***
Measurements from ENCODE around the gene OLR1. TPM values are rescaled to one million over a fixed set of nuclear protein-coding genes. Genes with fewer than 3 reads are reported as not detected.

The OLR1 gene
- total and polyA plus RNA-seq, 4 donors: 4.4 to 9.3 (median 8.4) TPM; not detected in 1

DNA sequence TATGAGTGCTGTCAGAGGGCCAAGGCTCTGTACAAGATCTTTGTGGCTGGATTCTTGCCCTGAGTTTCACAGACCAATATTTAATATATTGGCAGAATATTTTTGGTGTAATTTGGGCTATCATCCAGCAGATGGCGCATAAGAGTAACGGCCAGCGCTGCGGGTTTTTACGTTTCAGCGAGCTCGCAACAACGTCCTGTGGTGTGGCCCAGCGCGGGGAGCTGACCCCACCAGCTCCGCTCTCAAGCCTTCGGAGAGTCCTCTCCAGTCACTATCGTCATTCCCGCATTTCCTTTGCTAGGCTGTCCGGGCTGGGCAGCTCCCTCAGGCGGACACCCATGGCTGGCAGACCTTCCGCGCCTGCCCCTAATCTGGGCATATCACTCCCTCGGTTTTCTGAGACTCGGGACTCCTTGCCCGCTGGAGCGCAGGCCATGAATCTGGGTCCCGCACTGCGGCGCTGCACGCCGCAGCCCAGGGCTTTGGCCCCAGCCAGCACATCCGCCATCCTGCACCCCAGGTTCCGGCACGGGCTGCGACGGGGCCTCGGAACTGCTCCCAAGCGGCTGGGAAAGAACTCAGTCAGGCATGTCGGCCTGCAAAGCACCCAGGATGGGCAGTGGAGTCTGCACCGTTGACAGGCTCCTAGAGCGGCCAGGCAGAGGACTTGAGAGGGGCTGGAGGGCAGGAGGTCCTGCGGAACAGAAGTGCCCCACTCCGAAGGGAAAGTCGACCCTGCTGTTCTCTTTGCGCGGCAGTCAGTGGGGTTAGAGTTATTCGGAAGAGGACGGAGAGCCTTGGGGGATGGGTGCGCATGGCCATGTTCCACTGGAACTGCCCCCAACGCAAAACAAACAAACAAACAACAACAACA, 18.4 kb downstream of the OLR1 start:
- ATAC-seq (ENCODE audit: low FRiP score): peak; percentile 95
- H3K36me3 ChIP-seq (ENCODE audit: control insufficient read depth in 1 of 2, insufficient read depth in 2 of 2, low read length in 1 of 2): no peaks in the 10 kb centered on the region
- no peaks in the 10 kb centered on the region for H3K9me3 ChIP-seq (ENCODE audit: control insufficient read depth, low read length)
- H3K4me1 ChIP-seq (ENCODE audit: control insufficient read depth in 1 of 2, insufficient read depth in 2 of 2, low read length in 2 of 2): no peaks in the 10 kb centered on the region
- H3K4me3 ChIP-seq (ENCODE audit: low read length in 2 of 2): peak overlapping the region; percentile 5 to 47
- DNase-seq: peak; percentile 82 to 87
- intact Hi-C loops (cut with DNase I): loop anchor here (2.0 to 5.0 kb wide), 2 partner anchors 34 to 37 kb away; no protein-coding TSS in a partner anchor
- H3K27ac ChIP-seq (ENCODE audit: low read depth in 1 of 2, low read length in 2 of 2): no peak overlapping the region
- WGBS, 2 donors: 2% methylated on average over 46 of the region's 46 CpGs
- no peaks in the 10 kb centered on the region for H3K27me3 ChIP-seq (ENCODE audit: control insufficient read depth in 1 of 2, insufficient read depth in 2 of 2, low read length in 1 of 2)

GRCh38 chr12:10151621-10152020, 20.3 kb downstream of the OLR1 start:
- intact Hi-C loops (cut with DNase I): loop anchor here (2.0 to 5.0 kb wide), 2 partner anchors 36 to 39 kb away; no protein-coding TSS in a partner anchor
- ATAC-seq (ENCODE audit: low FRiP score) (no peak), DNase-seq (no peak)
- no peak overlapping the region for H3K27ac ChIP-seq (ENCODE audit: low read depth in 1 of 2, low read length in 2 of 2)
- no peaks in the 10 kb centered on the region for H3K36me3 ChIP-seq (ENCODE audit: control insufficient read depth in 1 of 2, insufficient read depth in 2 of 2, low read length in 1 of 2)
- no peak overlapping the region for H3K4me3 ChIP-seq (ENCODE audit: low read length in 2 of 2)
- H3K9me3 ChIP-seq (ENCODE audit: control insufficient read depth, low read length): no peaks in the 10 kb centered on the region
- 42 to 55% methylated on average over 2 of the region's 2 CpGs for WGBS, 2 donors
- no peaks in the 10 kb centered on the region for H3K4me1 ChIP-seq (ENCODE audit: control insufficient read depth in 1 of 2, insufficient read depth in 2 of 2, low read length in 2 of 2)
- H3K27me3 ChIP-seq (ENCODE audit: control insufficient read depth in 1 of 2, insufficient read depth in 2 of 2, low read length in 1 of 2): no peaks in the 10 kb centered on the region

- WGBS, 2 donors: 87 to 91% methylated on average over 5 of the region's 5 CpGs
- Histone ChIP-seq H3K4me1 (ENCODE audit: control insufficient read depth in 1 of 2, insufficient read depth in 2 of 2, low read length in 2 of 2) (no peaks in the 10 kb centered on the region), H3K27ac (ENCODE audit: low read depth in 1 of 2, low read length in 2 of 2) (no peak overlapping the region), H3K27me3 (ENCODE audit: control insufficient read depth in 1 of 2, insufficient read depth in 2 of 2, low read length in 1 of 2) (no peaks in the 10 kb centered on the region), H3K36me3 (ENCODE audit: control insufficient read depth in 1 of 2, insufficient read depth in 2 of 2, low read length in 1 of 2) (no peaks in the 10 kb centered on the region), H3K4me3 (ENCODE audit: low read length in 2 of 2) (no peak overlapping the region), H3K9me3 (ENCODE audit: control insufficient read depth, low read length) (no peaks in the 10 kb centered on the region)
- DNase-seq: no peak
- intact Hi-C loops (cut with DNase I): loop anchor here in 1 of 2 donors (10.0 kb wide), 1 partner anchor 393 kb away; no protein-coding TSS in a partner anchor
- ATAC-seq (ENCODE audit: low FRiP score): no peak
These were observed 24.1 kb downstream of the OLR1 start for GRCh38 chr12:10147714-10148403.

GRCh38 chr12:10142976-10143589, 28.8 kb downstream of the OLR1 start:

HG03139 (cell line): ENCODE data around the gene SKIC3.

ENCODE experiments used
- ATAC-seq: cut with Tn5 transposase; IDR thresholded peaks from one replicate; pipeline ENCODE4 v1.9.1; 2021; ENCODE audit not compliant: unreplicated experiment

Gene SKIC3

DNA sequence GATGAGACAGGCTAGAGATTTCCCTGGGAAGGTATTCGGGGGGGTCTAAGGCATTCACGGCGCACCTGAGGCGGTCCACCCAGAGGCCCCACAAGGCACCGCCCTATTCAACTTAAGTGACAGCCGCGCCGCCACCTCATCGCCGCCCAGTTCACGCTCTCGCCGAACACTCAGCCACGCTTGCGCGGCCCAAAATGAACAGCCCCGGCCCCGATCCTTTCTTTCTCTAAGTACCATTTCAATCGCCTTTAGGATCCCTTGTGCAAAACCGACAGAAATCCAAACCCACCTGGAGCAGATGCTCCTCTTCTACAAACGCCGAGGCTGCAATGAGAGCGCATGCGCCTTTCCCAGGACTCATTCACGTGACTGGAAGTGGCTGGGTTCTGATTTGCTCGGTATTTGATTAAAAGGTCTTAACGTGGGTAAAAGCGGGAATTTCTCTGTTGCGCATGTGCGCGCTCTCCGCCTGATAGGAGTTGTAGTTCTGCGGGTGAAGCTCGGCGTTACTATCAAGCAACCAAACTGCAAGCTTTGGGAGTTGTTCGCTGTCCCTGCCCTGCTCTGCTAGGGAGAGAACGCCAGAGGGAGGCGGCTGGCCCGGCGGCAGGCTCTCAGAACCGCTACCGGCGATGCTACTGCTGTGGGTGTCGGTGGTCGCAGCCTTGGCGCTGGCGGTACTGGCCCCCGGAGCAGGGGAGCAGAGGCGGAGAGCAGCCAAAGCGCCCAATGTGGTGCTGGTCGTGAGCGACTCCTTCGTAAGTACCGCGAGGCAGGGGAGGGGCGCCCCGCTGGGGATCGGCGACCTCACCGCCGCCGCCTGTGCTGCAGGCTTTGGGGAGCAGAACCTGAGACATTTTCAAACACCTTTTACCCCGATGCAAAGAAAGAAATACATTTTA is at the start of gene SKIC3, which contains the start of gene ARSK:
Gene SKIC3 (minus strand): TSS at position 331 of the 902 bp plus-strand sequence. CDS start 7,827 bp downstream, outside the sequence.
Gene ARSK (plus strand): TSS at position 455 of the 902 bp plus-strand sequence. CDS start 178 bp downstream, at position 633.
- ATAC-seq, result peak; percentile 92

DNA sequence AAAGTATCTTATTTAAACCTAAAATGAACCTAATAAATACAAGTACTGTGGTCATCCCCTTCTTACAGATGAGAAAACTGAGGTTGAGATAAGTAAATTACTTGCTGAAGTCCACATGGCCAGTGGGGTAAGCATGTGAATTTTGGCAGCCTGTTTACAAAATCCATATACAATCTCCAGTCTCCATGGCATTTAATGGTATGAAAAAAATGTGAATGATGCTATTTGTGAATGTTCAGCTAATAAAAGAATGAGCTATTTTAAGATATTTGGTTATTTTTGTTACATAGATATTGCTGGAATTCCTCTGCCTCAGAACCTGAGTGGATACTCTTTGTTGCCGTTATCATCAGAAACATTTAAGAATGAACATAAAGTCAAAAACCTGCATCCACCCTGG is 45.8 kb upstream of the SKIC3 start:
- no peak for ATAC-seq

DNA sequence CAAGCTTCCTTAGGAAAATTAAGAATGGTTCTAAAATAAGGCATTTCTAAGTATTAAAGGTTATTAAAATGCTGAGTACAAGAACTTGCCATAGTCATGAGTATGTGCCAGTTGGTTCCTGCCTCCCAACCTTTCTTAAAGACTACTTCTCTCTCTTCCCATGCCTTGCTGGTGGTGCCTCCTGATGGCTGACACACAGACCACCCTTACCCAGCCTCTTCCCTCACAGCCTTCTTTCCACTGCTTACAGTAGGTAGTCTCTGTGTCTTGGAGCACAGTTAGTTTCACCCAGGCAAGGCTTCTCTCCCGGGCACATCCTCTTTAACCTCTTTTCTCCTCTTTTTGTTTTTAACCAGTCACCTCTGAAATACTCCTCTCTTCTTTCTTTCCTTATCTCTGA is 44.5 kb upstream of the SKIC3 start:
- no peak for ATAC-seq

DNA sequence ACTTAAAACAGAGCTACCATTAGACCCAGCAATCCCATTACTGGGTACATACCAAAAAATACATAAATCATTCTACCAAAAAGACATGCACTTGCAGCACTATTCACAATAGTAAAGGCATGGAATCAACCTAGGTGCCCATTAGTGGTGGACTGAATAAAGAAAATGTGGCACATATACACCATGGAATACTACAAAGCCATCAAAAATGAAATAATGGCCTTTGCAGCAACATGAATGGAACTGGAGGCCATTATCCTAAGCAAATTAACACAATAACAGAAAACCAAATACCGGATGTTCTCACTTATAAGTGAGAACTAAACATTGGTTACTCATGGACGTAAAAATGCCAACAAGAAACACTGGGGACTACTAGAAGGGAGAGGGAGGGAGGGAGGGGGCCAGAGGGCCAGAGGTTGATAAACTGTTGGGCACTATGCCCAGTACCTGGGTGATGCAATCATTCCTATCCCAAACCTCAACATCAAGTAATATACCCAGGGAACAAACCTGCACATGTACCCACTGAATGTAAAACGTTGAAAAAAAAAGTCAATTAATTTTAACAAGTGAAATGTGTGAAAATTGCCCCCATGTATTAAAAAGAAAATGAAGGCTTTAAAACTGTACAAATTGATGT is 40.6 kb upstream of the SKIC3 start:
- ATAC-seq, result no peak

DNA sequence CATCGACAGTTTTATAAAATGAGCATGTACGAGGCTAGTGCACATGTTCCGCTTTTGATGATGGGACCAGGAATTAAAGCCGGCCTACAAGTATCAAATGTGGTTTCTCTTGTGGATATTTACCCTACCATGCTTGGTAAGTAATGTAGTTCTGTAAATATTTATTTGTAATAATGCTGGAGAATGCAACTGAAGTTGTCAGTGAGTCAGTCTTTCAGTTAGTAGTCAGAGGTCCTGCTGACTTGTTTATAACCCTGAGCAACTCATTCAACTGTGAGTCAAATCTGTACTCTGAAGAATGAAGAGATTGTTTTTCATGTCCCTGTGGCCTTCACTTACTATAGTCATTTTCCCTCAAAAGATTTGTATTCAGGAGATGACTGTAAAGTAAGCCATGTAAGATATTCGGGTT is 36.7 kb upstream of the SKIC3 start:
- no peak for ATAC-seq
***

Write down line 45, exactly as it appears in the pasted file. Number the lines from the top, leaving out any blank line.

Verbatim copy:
- ATAC-seq, result no peak